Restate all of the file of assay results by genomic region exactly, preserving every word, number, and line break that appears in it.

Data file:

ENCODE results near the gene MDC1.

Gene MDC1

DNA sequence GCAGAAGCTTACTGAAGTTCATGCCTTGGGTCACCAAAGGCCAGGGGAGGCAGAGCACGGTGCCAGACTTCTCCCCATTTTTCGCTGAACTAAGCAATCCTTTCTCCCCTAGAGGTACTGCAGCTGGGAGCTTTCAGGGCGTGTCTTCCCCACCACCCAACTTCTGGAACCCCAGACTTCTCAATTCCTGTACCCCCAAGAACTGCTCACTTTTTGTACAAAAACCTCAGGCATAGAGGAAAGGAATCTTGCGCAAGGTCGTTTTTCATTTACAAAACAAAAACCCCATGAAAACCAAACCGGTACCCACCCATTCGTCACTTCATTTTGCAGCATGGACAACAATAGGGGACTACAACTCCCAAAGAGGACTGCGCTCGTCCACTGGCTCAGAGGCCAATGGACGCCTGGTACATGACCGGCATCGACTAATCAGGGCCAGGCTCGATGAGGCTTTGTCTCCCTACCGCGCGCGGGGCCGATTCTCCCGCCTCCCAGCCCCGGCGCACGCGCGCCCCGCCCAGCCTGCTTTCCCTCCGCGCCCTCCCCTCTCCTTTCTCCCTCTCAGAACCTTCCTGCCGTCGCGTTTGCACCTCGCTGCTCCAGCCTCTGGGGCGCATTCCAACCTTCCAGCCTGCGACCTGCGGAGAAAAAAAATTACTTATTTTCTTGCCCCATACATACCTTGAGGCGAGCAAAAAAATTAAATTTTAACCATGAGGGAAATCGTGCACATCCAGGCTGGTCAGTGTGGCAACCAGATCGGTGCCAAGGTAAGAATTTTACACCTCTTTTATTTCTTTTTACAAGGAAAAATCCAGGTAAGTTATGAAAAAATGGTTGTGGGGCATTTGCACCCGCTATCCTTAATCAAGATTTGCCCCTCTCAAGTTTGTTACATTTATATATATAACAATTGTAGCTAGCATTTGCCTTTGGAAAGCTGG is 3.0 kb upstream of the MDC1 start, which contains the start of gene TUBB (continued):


ENCODE results near the gene MDC1.

Gene MDC1

DNA sequence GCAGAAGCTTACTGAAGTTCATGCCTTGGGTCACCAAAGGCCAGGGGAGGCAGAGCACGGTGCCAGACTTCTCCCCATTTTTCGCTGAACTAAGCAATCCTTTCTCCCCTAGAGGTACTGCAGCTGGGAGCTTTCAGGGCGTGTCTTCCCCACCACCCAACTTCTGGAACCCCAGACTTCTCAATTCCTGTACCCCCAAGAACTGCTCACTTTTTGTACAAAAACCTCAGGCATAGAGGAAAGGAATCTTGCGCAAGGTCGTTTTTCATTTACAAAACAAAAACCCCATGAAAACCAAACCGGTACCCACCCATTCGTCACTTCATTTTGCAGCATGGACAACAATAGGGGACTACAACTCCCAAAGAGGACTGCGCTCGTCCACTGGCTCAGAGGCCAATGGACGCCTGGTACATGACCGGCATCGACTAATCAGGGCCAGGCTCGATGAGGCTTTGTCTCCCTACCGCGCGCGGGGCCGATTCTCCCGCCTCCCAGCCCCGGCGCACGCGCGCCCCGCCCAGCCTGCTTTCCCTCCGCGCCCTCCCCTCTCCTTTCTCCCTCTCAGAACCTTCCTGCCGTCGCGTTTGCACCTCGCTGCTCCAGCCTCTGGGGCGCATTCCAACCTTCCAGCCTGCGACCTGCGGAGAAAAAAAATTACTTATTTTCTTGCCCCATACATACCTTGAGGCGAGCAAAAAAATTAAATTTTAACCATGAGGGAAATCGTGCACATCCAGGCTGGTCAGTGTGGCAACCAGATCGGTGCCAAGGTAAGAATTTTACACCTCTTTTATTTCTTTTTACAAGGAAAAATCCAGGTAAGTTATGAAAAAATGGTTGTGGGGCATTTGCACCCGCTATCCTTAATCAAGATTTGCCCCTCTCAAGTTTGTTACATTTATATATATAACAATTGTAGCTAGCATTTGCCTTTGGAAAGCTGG is 3.0 kb upstream of the MDC1 start, which contains the start of gene TUBB (continued):